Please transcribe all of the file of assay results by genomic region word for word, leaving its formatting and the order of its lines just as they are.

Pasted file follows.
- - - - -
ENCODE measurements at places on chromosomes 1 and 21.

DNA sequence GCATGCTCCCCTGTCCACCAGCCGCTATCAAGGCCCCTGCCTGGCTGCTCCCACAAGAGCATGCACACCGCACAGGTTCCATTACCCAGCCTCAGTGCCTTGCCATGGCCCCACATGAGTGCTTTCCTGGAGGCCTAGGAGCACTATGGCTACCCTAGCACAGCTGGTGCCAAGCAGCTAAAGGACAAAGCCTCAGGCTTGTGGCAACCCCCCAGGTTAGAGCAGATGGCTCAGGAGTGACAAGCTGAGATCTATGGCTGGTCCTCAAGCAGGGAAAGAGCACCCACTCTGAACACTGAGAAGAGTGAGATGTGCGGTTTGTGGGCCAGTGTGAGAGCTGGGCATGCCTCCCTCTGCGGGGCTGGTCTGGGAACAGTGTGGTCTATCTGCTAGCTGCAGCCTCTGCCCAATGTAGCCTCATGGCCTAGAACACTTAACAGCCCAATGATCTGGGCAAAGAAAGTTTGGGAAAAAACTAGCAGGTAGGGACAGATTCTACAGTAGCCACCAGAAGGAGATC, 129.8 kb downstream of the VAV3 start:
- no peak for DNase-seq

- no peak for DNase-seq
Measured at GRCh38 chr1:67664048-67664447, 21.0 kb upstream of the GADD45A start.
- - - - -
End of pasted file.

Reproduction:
ENCODE measurements at places on chromosomes 1 and 21.

DNA sequence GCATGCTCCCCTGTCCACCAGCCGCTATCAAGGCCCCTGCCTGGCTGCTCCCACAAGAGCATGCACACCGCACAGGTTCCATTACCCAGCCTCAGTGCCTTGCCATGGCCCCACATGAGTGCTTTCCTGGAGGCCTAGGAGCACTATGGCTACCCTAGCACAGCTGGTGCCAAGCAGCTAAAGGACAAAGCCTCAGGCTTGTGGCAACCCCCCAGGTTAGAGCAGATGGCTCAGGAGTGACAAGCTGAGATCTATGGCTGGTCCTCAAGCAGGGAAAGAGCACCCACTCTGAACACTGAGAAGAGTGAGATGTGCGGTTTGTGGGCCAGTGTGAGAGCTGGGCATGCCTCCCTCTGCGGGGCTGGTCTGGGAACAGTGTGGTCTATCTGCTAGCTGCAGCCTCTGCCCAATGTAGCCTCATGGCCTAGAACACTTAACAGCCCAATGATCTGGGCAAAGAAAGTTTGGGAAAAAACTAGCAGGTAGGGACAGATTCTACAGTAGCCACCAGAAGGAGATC, 129.8 kb downstream of the VAV3 start:
- no peak for DNase-seq

- no peak for DNase-seq
Measured at GRCh38 chr1:67664048-67664447, 21.0 kb upstream of the GADD45A start.